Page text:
So, what can be learnt in the twenty first century from the past, which could bring present performances closer to Wagner’s wishes? We know what Wagner wanted, how can his ideals be achieved? Firstly, I would suggest, the spitting of consonants should be eliminated; it accents that part of vocal performance which is antithetical to the vowel, where the beauty of a voice lies; nor does it sound natural, one of Wagner’s own fundamental criteria. His legacy is one of perfect natural diction, easily audible, and sitting firmly on a beautiful, musical legato line. For him the full range of colours and nuances of the drama were essential, from the heroic to the intimate, from anger to despair, from regret to reflection. There is no reason why modern singers cannot be persuaded to perform in this way. The best singers of the past sang a varied repertoire which necessitated a fluent and versatile emission; too many moderns seem to think that singing Wagner means big voices singing loudly. The number of Wagnerians who excel at other music, especially Italian, is very few. Wagner’s singers were closer to the bel canto tradition and the best singers since then have adhered to the same principles. Of course, Wagner’s music needs full-toned, well-developed voices as it always has, but why should singers of our time not be capable of the technical finesse of the past? Large and loud should not be exclusive of subtle nuance and vocal dexterity. How often today do we hear a perfect trill or mordent in this music? How usual is it to encounter perfect, unexaggerated diction launched on a firm legato? It should not be impossible to get near to the standards that Wagner imagined. We are lucky to live in an era when we can hear what is possible, in the singing of Jonas Kaufmann; in this kind of performance all the fine details of the composer’s scoring are made clear and the satisfaction ratio for the listener is magnified. Let us hope that we have not long to wait, to hear performances where every member of a cast sings – to quote Lilli Lehmann again – with a voice ‘noble and beautiful in all its ranges…and infallibly fresh’.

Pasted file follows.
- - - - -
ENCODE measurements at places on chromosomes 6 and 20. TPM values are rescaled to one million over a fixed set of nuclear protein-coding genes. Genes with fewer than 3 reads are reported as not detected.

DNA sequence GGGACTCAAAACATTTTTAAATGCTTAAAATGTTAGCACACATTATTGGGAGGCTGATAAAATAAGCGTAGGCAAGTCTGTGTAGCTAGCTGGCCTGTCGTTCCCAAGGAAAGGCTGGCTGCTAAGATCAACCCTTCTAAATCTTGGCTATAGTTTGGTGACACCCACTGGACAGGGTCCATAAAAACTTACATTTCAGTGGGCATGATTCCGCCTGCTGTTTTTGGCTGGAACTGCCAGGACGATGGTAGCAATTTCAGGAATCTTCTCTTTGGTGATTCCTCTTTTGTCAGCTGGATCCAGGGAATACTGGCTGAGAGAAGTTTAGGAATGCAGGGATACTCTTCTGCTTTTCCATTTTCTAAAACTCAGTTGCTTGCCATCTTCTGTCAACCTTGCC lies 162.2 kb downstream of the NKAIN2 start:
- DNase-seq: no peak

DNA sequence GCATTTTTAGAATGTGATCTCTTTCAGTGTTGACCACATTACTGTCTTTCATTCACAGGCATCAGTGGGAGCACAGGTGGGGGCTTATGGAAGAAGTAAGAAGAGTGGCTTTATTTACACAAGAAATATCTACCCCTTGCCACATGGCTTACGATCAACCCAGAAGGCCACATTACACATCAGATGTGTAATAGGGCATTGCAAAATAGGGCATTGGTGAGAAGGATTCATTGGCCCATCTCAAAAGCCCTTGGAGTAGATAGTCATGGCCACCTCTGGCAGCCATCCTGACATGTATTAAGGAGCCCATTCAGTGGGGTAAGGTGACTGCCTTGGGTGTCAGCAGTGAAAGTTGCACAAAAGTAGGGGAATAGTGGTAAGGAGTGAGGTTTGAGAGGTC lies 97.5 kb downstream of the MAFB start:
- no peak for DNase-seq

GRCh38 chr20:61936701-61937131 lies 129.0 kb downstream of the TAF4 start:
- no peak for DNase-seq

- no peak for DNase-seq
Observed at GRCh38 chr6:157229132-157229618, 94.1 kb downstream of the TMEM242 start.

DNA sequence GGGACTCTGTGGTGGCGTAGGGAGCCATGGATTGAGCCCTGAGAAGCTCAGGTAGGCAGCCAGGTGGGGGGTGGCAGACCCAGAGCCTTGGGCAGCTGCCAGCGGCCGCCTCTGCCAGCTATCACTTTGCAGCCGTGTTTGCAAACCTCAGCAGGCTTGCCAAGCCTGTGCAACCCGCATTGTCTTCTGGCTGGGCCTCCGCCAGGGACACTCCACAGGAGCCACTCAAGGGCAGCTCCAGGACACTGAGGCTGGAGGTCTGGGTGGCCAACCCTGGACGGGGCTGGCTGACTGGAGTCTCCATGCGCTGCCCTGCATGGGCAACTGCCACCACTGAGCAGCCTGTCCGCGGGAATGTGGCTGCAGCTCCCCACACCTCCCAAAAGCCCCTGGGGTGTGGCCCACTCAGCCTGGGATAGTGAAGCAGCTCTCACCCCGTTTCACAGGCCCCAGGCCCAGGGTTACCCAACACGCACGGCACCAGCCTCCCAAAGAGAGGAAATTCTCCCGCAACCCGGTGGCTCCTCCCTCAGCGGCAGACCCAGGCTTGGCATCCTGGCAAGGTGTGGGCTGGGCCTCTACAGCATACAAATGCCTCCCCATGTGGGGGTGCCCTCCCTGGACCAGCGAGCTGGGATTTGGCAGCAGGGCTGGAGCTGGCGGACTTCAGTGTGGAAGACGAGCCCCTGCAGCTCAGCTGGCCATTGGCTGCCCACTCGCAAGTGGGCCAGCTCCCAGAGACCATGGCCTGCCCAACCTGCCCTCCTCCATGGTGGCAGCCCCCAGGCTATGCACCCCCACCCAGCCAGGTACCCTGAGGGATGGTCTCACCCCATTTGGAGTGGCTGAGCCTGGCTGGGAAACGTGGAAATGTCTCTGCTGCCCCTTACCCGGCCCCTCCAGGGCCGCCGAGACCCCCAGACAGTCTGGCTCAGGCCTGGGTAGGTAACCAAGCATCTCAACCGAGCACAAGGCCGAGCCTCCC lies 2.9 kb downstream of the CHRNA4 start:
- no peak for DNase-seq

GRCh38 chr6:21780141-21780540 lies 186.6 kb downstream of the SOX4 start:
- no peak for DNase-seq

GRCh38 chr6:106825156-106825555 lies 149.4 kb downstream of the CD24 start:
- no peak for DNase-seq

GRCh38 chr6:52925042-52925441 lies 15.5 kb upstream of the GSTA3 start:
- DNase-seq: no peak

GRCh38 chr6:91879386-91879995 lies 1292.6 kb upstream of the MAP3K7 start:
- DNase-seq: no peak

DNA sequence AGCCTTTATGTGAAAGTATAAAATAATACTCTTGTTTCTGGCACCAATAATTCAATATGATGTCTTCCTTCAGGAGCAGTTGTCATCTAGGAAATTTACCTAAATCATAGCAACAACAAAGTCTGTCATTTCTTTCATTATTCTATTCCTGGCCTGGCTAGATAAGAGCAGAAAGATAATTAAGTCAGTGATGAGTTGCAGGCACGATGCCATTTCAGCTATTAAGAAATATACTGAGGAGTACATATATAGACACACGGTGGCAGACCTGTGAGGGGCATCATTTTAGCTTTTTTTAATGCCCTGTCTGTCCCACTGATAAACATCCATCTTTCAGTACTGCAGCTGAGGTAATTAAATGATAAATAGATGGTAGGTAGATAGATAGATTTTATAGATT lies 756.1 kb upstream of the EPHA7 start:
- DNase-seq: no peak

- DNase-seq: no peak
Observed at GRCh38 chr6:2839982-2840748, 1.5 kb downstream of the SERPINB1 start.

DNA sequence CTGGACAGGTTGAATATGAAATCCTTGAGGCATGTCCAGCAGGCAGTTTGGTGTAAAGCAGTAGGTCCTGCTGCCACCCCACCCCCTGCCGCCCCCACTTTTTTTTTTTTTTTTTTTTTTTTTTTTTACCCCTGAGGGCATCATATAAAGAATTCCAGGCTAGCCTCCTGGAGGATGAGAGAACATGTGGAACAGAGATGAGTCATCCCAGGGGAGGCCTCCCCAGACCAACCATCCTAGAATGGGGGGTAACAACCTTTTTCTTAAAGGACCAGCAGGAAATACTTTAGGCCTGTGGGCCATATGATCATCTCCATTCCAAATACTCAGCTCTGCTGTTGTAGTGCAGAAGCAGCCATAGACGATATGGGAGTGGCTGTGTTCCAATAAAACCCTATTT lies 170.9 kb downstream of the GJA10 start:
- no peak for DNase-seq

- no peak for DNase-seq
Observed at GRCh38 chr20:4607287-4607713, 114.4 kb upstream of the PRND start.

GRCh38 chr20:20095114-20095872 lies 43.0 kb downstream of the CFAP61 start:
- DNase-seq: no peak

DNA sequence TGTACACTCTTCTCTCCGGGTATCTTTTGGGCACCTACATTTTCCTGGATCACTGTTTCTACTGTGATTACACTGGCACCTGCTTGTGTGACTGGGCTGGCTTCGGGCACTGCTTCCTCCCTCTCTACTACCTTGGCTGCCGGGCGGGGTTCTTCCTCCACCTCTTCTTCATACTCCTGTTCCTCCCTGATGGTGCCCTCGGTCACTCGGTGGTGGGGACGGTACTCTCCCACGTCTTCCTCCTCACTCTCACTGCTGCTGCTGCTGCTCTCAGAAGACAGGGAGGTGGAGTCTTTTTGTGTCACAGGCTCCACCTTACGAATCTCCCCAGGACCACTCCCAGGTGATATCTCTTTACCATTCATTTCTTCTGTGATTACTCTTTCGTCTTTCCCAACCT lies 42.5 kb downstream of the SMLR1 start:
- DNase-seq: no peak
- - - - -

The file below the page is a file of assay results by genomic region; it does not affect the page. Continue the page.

© 2015 Neil Howlett


Richard Wagner – The Last of the Titans – Joachim Köhler – Translated by Stewart Spencer

The Wagner Companion – Peter Burbidge and Richard Sutton

Wagner as Man and Artist – Ernest Newman

Wagner rehearsing the Ring – Heinrich Porges

Cosima Wagner’s Diaries – Geoffrey Skelton

The Life of Richard Wagner – Ernest Newman

My Life – Richard Wagner

The New Grove – Dictionary of Music and Musicians


The Grand Tradition – J B Steane

Voices, Singers and Critics – J B Steane

The Memoirs of Berlioz – Translated by David Cairns

The Singing of the Future – David Ffrangcon-Davies

The Record of Singing – Michael Scott

Chapters of Opera – Henry Edward Krehbiel

Osservazioni sopra il Canto Figurato – Pierfrancesco Tosi

Pensieri e Riflessioni sopra il Canto Figurato – Giambattista Mancini

Grammatica o siano Regole per Ben Cantare – Anna Maria Pellegrini Celoni

Trattato Completo dell’Arte del Canto – Manuel Garcia

Metodo Completo di Canto – Luigi Lablache

L’Arte di Canto – Francesco Lamperti

Hans Hotter – Penelope Turing

How to Sing (Meine Gesangskunst)– Lilli Lehmann – Translated by Richard Aldrich

Cosima Wagner – Oliver Hilmes